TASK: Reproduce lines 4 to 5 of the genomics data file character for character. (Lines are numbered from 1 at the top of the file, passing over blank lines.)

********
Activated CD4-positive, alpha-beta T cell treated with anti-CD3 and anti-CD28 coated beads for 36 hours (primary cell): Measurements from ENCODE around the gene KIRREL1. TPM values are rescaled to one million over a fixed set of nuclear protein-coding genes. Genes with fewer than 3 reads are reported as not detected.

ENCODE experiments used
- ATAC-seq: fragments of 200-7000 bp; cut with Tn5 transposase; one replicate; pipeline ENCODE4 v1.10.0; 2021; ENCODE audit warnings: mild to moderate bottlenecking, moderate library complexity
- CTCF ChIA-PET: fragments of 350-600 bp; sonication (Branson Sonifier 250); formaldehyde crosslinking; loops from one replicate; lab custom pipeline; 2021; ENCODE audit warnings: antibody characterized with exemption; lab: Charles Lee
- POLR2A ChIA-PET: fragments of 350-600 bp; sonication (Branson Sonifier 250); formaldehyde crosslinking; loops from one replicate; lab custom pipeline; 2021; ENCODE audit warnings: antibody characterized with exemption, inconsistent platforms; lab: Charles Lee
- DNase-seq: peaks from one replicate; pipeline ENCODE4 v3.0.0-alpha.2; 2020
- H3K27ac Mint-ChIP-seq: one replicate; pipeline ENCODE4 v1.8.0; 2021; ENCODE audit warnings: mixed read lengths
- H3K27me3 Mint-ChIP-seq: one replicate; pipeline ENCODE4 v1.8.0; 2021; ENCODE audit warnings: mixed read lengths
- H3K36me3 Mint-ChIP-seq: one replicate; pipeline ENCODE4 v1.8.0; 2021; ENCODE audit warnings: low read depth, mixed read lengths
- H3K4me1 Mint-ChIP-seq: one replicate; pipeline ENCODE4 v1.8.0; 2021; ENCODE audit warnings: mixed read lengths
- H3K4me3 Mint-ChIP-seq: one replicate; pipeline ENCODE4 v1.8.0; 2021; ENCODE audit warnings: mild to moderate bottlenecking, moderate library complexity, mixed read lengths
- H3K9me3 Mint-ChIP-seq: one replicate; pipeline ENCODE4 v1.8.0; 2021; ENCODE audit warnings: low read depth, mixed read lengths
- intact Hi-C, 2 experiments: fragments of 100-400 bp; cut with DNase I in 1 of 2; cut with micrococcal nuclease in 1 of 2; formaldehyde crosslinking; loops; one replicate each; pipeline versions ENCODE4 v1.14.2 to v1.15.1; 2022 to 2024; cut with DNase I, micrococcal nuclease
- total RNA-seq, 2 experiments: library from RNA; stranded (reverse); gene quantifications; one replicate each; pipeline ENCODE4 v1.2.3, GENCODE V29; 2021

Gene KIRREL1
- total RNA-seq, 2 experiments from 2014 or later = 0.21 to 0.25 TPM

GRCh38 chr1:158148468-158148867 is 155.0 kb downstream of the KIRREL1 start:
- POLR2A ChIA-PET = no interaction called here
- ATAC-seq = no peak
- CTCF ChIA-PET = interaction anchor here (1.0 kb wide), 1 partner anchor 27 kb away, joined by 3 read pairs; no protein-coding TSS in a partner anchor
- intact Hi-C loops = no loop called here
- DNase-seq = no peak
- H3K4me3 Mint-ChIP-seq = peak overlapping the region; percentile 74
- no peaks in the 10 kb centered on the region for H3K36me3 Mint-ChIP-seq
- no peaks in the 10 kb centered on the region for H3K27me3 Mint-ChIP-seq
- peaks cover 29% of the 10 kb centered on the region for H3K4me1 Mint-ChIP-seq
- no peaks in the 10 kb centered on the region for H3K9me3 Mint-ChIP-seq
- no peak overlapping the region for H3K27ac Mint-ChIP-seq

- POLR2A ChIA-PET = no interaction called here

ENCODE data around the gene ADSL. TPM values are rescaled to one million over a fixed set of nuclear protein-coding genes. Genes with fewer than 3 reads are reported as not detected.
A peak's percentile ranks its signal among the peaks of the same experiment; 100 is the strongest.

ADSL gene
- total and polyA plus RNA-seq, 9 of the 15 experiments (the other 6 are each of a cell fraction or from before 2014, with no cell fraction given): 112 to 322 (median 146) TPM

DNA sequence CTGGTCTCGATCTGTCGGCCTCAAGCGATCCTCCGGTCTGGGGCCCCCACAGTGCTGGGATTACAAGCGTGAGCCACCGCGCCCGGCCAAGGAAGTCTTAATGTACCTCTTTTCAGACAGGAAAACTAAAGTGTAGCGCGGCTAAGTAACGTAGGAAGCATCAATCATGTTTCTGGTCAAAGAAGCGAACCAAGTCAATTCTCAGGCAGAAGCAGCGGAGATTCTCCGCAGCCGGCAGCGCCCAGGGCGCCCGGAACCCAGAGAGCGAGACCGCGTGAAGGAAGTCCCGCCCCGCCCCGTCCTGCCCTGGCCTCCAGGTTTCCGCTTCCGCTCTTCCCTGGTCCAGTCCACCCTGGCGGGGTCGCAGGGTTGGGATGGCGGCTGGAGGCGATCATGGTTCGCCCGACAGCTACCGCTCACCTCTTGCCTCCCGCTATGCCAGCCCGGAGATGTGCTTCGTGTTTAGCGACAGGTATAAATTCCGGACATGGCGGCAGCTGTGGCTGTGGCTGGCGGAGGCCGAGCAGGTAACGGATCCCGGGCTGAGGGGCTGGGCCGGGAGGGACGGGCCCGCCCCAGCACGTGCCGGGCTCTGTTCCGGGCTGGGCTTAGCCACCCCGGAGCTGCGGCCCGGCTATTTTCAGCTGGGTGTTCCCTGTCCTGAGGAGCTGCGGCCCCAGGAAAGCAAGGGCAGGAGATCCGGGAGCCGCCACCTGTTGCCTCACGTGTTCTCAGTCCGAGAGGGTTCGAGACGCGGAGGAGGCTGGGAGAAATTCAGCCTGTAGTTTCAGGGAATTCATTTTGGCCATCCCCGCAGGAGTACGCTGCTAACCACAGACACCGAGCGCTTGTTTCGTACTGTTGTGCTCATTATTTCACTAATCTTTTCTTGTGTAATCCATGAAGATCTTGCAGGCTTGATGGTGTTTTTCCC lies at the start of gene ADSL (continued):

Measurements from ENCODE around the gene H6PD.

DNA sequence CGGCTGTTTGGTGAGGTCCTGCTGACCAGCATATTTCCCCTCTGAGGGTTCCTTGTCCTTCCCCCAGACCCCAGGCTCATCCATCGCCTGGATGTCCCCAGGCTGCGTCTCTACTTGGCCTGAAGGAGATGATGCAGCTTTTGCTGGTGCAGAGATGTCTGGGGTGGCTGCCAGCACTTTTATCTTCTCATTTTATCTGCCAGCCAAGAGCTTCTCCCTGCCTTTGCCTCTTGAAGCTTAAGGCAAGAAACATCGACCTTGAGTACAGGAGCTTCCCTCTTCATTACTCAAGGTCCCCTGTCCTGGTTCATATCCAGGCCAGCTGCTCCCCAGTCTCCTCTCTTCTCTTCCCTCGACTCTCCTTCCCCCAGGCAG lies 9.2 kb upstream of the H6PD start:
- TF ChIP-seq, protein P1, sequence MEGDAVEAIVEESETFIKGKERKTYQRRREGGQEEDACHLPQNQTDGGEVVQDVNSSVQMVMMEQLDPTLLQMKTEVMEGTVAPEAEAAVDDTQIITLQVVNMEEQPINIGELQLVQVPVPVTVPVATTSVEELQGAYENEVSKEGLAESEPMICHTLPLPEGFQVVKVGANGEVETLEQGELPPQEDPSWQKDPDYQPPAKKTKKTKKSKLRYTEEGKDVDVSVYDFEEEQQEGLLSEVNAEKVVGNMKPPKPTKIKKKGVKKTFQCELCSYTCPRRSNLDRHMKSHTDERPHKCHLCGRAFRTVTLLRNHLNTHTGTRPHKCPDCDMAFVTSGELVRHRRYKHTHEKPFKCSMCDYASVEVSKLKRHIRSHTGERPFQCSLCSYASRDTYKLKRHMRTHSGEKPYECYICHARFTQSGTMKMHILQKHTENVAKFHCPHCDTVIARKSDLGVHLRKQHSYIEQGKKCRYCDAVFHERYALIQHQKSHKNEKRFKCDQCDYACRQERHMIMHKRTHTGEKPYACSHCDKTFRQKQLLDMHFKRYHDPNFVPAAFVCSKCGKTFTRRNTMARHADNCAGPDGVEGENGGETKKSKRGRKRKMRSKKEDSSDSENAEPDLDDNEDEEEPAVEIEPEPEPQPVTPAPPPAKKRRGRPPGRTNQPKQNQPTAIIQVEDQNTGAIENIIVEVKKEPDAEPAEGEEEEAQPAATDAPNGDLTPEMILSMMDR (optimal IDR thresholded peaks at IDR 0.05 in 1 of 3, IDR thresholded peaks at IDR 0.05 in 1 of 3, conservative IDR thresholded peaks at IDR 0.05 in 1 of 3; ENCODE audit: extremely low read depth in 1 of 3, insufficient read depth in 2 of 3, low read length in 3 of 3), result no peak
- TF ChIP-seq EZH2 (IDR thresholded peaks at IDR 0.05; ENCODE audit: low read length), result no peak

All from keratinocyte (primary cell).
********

- CTCF ChIA-PET: fragments of 350-600 bp; sonication (Branson Sonifier 250); formaldehyde crosslinking; loops from one replicate; lab custom pipeline; 2021; ENCODE audit warnings: antibody characterized with exemption; lab: Charles Lee
- POLR2A ChIA-PET: fragments of 350-600 bp; sonication (Branson Sonifier 250); formaldehyde crosslinking; loops from one replicate; lab custom pipeline; 2021; ENCODE audit warnings: antibody characterized with exemption, inconsistent platforms; lab: Charles Lee